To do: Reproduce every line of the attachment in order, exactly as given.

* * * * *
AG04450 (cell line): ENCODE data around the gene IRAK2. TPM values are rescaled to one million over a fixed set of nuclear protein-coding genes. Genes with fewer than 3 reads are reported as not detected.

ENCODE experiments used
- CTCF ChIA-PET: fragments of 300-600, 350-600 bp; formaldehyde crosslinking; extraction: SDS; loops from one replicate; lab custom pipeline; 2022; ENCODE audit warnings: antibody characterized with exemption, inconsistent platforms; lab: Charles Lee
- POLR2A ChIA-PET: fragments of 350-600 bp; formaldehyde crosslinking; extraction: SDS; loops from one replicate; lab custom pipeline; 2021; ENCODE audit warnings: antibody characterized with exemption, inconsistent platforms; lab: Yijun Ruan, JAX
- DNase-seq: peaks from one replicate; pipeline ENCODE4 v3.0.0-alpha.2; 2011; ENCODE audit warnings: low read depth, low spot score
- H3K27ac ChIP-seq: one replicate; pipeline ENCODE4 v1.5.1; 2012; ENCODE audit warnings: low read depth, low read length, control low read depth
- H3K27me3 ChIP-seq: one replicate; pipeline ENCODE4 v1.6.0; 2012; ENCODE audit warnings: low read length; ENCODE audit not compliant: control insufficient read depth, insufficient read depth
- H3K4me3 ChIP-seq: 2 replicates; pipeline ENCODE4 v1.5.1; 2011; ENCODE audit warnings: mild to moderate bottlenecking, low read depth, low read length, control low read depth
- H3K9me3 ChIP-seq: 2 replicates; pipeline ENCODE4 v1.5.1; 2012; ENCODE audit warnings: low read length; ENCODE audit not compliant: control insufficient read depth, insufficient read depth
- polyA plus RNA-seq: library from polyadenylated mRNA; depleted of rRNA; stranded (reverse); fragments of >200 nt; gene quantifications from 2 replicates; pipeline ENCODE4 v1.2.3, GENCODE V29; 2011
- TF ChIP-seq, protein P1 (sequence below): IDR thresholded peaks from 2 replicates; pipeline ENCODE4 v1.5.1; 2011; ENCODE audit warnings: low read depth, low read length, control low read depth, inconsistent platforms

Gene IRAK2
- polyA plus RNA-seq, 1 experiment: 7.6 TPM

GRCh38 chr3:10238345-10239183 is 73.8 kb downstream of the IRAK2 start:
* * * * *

AG04450 (cell line): ENCODE data around the gene IRAK2. TPM values are rescaled to one million over a fixed set of nuclear protein-coding genes. Genes with fewer than 3 reads are reported as not detected.

ENCODE experiments used
- CTCF ChIA-PET: fragments of 300-600, 350-600 bp; formaldehyde crosslinking; extraction: SDS; loops from one replicate; lab custom pipeline; 2022; ENCODE audit warnings: antibody characterized with exemption, inconsistent platforms; lab: Charles Lee
- POLR2A ChIA-PET: fragments of 350-600 bp; formaldehyde crosslinking; extraction: SDS; loops from one replicate; lab custom pipeline; 2021; ENCODE audit warnings: antibody characterized with exemption, inconsistent platforms; lab: Yijun Ruan, JAX
- DNase-seq: peaks from one replicate; pipeline ENCODE4 v3.0.0-alpha.2; 2011; ENCODE audit warnings: low read depth, low spot score
- H3K27ac ChIP-seq: one replicate; pipeline ENCODE4 v1.5.1; 2012; ENCODE audit warnings: low read depth, low read length, control low read depth
- H3K27me3 ChIP-seq: one replicate; pipeline ENCODE4 v1.6.0; 2012; ENCODE audit warnings: low read length; ENCODE audit not compliant: control insufficient read depth, insufficient read depth
- H3K4me3 ChIP-seq: 2 replicates; pipeline ENCODE4 v1.5.1; 2011; ENCODE audit warnings: mild to moderate bottlenecking, low read depth, low read length, control low read depth
- H3K9me3 ChIP-seq: 2 replicates; pipeline ENCODE4 v1.5.1; 2012; ENCODE audit warnings: low read length; ENCODE audit not compliant: control insufficient read depth, insufficient read depth
- polyA plus RNA-seq: library from polyadenylated mRNA; depleted of rRNA; stranded (reverse); fragments of >200 nt; gene quantifications from 2 replicates; pipeline ENCODE4 v1.2.3, GENCODE V29; 2011
- TF ChIP-seq, protein P1 (sequence below): IDR thresholded peaks from 2 replicates; pipeline ENCODE4 v1.5.1; 2011; ENCODE audit warnings: low read depth, low read length, control low read depth, inconsistent platforms

Gene IRAK2
- polyA plus RNA-seq, 1 experiment: 7.6 TPM

GRCh38 chr3:10238345-10239183 is 73.8 kb downstream of the IRAK2 start: